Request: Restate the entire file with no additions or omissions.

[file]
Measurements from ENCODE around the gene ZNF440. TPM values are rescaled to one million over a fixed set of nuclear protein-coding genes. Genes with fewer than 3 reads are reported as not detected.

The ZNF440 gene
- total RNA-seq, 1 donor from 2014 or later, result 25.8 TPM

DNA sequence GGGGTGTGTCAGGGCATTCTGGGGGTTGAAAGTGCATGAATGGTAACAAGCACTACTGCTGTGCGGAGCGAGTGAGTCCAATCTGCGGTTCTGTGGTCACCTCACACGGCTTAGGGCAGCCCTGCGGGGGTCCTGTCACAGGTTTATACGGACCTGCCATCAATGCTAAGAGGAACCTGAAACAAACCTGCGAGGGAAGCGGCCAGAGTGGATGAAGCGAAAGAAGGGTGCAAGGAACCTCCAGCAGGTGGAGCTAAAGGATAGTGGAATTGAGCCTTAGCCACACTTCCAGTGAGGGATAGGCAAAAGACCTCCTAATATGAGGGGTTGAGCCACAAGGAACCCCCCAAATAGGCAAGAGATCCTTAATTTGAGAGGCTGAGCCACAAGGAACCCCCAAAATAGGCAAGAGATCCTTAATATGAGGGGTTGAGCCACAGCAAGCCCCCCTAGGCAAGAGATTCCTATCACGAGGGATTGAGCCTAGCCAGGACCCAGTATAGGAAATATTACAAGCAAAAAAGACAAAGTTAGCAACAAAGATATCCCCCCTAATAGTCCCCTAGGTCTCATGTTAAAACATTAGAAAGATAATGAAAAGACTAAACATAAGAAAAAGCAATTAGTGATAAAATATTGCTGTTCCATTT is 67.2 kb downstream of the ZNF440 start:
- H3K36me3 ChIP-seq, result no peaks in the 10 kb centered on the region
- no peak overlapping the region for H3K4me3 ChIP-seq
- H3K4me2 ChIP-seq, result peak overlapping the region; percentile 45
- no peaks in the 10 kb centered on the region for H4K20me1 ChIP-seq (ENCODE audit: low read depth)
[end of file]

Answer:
Measurements from ENCODE around the gene ZNF440. TPM values are rescaled to one million over a fixed set of nuclear protein-coding genes. Genes with fewer than 3 reads are reported as not detected.

The ZNF440 gene
- total RNA-seq, 1 donor from 2014 or later, result 25.8 TPM

DNA sequence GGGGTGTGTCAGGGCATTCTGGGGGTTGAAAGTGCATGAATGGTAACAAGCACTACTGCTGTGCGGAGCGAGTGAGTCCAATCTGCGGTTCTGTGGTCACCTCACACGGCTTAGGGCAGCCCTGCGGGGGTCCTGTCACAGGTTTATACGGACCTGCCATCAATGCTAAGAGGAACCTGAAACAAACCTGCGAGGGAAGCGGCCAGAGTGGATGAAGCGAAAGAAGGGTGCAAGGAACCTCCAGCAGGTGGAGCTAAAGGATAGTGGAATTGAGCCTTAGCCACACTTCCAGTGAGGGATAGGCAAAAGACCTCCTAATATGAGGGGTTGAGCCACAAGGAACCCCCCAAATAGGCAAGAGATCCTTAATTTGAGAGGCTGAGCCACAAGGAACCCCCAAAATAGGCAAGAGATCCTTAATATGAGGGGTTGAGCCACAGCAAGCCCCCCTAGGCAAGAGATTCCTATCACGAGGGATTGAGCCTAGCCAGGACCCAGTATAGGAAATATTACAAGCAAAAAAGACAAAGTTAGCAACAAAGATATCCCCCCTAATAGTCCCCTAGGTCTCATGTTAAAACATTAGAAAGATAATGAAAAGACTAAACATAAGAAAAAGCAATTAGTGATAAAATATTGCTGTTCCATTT is 67.2 kb downstream of the ZNF440 start:
- H3K36me3 ChIP-seq, result no peaks in the 10 kb centered on the region
- no peak overlapping the region for H3K4me3 ChIP-seq
- H3K4me2 ChIP-seq, result peak overlapping the region; percentile 45
- no peaks in the 10 kb centered on the region for H4K20me1 ChIP-seq (ENCODE audit: low read depth)